[12] Catenacci VA, Hill JO, Wyatt HR. The obesity epidemic. Clin Chest Med. 2009;30(3):415-44, vii.

[13] Kyndt T, Quispe D, Zhai H, et al. The genome of cultivated sweet potato contains Agrobacterium T-DNAs with expressed genes: An example of a naturally transgenic food crop. Proc Natl Acad Sci USA. 2015;:201419685.

[14] Key S, Ma JK, Drake PM. Genetically modified plants and human health. J R Soc Med. 2008;101(6):290-8.

[15] Dronamraju K. GMO debate: inconclusive. Front Genet. 2013;4:123.

[16] Torgersen H. The real and perceived risks of genetically modified organisms. EMBO Rep. 2004;5 Spec No:S17-21.

[17] Maghari BM, Ardekani AM. Genetically modified foods and social concerns. Avicenna J Med Biotechnol. 2011;3(3):109-17.

[18] Jones L. Science, medicine, and the future. Genetically modified foods. BMJ. 1999;318(7183):581-4.

[19] Somerville C. The genetically modified organism conflict. Plant Physiol. 2000;123(4):1201-2.

[20] Available at: //www.huffingtonpost.com/leslie-hatfield/new-analysis-of-wikileaks_b_3306842.html. Accessed April 23, 2015.

[21] Available at: //www.thelibertybeacon.com/2013/09/06/monsantos-u-s-government-connections-and-icons-11855/. Accessed April 23, 2015.

[22] Available at: //www.nffc.net/Issues/Corporate Control/USDA INC. Accessed April 23, 2015.

[23] Available at: //www.globalresearch.ca/monsanto-controls-both-the-white-house-and-the-us-congress/5336422. Accessed April 23, 2015.

[24] Available at: //naturalsociety.com/usda-approves-first-gmo-apple-planting/. Accessed April 23, 2015.

[25] Available at: //www.chinadaily.com/china/2009-08/20/content_8591019.htm. Accessed April 23, 2015.

[26] Kowalski LM, Bujko J. [Evaluation of biological and clinical potential of paleolithic diet]. Rocz Panstw Zakl Hig. 2012;63(1):9-15.

[27] Konner M, Eaton SB. Paleolithic nutrition: twenty-five years later. Nutr Clin Pract. 2010;25(6):594-602.

[28] Klonoff DC. The beneficial effects of a Paleolithic diet on type 2 diabetes and other risk factors for cardiovascular disease. J Diabetes Sci Technol. 2009;3(6):1229-32.

[29] Jönsson T, Granfeldt Y, Lindeberg S, Hallberg AC. Subjective satiety and other experiences of a Paleolithic diet compared to a diabetes diet in patients with type 2 diabetes. Nutr J. 2013;12:105.

[30] Jönsson T, Granfeldt Y, Ahrén B, et al. Beneficial effects of a Paleolithic diet on cardiovascular risk factors in type 2 diabetes: a randomized cross-over pilot study. Cardiovasc Diabetol. 2009;8:35.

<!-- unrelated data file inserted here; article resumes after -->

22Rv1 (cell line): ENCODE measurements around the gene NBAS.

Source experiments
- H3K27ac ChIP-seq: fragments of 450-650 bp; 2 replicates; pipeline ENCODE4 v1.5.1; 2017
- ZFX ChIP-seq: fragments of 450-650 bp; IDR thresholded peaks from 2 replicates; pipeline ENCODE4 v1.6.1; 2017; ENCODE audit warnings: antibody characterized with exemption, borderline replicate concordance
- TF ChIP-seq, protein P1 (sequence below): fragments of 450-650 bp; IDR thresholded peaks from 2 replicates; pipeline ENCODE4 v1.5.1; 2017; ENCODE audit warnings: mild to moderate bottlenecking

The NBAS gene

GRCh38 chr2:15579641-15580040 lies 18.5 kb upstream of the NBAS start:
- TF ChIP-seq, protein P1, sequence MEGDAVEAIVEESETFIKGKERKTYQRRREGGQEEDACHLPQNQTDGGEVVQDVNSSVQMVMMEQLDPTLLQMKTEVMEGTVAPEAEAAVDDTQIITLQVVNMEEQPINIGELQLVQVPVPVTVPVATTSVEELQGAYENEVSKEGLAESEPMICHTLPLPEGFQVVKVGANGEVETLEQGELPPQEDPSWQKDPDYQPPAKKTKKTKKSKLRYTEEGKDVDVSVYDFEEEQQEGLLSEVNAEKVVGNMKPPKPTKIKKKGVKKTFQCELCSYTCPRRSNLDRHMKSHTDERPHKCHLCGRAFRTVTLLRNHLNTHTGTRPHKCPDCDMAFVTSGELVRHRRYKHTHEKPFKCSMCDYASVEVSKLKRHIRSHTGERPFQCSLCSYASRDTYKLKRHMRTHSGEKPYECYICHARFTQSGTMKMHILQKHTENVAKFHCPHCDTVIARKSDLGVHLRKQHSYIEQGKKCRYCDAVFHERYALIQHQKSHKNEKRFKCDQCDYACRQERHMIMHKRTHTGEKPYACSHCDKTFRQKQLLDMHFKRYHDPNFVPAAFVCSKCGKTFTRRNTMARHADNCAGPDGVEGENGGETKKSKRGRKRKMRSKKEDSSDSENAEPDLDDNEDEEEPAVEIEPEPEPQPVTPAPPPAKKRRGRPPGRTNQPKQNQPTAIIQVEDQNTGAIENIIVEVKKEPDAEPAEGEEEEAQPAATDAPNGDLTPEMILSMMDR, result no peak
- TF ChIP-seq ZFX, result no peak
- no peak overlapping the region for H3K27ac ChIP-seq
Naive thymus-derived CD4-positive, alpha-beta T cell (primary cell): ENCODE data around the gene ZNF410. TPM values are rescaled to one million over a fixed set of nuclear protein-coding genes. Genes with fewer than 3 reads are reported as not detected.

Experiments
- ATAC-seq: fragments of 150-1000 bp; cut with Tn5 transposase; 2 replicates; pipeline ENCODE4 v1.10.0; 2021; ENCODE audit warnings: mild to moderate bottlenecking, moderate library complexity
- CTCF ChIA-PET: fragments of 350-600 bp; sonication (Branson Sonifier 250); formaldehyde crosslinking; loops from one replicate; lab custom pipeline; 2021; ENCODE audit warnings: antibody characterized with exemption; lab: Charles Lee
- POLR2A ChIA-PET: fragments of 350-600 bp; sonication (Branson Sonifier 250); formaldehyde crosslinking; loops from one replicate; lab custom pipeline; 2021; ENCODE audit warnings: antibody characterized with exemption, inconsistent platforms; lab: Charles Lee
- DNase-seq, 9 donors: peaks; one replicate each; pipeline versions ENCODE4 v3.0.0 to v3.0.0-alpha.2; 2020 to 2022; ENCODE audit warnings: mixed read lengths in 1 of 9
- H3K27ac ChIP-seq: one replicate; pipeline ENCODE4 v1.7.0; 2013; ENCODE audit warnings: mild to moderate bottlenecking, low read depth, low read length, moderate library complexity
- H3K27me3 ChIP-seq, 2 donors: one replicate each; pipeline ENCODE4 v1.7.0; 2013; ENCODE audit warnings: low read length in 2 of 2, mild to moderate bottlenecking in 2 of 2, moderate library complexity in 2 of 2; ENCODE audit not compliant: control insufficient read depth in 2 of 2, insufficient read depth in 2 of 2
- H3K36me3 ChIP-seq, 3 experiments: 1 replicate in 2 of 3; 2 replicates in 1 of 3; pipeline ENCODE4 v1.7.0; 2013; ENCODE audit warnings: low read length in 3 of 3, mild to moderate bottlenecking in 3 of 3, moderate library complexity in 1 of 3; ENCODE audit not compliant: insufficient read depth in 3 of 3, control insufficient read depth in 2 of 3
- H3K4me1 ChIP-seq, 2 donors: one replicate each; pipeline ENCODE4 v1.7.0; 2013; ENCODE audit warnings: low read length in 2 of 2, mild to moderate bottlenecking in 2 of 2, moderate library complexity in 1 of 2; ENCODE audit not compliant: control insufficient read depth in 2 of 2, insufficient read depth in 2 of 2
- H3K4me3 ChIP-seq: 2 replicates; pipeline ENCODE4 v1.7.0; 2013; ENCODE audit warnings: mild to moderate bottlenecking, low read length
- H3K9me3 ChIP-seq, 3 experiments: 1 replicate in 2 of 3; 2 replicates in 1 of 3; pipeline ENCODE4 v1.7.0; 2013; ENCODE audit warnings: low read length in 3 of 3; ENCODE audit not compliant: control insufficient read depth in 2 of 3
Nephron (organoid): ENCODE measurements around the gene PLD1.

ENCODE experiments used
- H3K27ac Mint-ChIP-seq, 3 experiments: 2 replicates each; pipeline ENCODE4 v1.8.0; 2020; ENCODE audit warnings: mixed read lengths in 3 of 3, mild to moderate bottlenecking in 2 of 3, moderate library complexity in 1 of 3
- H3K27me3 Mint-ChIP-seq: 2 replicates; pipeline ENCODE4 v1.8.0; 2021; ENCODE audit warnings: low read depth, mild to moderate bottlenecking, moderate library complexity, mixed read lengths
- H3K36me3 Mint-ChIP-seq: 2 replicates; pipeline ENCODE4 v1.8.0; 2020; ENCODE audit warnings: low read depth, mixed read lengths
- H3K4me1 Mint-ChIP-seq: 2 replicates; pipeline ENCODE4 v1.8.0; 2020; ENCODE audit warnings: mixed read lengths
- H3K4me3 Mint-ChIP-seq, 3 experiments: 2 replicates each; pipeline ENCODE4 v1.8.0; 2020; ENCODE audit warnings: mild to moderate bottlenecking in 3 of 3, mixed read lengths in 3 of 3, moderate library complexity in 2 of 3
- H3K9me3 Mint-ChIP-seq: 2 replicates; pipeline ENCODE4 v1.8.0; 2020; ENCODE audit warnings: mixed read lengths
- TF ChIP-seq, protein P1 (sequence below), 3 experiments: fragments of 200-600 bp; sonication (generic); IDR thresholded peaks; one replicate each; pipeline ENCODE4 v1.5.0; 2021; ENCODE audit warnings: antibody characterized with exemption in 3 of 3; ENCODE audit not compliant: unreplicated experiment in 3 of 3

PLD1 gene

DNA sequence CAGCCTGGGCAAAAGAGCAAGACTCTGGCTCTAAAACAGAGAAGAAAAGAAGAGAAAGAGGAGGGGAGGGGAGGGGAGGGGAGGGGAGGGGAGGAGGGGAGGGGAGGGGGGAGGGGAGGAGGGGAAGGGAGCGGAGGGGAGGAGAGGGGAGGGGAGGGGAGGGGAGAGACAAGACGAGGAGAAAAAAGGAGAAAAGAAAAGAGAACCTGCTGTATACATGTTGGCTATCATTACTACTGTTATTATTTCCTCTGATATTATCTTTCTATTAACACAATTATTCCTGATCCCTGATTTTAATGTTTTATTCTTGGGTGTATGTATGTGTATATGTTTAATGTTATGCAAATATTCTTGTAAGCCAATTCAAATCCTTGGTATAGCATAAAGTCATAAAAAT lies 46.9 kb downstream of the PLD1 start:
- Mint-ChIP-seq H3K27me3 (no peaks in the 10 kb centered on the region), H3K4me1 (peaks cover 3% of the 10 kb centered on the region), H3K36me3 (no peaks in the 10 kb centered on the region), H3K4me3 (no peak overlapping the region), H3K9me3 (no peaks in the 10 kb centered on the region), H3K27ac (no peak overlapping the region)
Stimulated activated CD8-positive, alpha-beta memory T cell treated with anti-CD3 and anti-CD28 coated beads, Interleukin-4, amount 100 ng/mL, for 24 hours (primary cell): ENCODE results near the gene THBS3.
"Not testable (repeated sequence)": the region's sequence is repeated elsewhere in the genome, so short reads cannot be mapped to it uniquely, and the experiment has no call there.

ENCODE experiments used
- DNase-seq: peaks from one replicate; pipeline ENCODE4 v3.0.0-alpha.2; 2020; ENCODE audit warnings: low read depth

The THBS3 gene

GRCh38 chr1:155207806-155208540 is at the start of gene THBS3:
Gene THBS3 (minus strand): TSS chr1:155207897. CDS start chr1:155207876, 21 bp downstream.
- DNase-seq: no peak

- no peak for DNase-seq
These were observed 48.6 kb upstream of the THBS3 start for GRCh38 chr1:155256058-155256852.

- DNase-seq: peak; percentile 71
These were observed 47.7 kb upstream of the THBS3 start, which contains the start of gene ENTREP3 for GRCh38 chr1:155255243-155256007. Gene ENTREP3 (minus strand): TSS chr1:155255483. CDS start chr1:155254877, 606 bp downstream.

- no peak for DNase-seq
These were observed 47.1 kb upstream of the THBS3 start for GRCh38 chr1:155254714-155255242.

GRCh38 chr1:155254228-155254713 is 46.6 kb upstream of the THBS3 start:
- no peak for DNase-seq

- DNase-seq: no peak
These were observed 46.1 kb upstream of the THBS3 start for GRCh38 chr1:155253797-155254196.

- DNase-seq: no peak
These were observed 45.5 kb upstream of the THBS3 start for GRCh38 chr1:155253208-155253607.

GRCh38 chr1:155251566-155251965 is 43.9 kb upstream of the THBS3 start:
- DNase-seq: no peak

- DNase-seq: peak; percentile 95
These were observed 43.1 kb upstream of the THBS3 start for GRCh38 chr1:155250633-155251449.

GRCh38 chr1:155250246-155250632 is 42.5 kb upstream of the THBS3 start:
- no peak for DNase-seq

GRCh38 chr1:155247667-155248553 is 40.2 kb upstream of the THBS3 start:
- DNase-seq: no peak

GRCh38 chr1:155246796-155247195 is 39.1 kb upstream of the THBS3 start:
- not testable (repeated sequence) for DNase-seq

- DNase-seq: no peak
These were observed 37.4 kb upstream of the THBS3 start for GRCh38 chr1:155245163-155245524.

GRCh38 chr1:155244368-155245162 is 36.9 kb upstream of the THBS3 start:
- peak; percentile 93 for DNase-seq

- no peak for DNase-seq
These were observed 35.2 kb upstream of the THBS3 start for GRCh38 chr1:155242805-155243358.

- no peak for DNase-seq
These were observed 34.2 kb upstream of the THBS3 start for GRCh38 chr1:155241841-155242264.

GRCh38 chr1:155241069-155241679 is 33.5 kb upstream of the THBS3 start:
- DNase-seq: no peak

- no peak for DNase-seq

Not Your Grandmother’s Food | Organic | The Paleo Diet

In honor of National Farmers Market Week,1 it’s time we discuss how our food has changed in the past 100 years.2 From soil degradation,3 to fertilizer use,4 to pesticides,5 to genetically modified organisms (GMOs),6 and to why “organic and local” is always the best option.7

Soil erosion is one of the most serious environmental and public health problems facing human society.8 Studies show soil is being lost from agricultural areas 10 to 40 times faster than the rate of soil formation,9 which could be consequentially disastrous for the human race.

Economically, soil erosion costs roughly $37.6 billion, annually.10 Another cause for concern is declining nutrient density. Three studies of historical food composition data found declines of 5% to 40% (or more) in minerals of vegetables.11

Nutrient Concentrations

Apparent changes in nutrient concentrations in 20 vegetables and 20 fruits with 95% confidence intervals (partially recalculated from Mayer, 1997; U.K. data, 1930s to 1980s).

Eighty-year changes in nutrient concentrations found in a study of 45 maize cultivars grown side by side in Iowa and California (means ± 95% confidence intervals).

Eighty-year changes in nutrient concentrations found in a study of 45 maize cultivars grown side by side in Iowa and California (means ± 95% confidence intervals).

Fertilizers are made largely from nitrogen and hydrogen.12 These two elements are combined to make anhydrous ammonia.13 This is the basis for all synthetic nitrogen fertilizers.14 The hydrogen source in this process is natural gas, a non-renewable resource.15 The high cost of fertilizer production is also largely in part due to hydrogen.16 So, our current system, which allows us to produce enough food for our ever-expanding population,17 is reliant on a non-renewable fossil fuel.18 Currently, global hydrogen production is 48% from natural gas, 30% from oil, and 18% from coal.19

Food for a hungry world. Food grown with nitrogen fertilizers feeds an estimated 2 billion people worldwide. Areas including Asia are becoming increasingly dependent on such fertilizers, to the detriment of the environment.

Food for a hungry world. Food grown with nitrogen fertilizers feeds an estimated 2 billion people worldwide. Areas including Asia are becoming increasingly dependent on such fertilizers, to the detriment of the environment.

We have all heard the adage “if a little is good, a lot more would be better.” Despite the documented negative effects of pesticide use,20 they continue to still be used in large amounts. The rampant use of these chemicals catastrophically affects humans, and other life forms.21

GMOs are still relatively new, in the grand scheme of science and agriculture,22 and while some skeptics question evidence of harm, people continue to fight tooth and nail to stop foods from being genetically altered, or at least labeled as such.23 In 2012, 17.3 million farmers grew genetically engineered crops across 170 million hectares.24 One of the best examples of harm, coming from GMOs, comes from regulators who discovered Gene VI, which has been posited as “unsafe for human consumption.”25, 26


54 out of 86 different transgenic events (unique insertions of foreign DNA) in the US food supply contain portions of this gene. Researchers themselves concluded that this “might result in unintended phenotypic changes.” The repercussions are undeniable.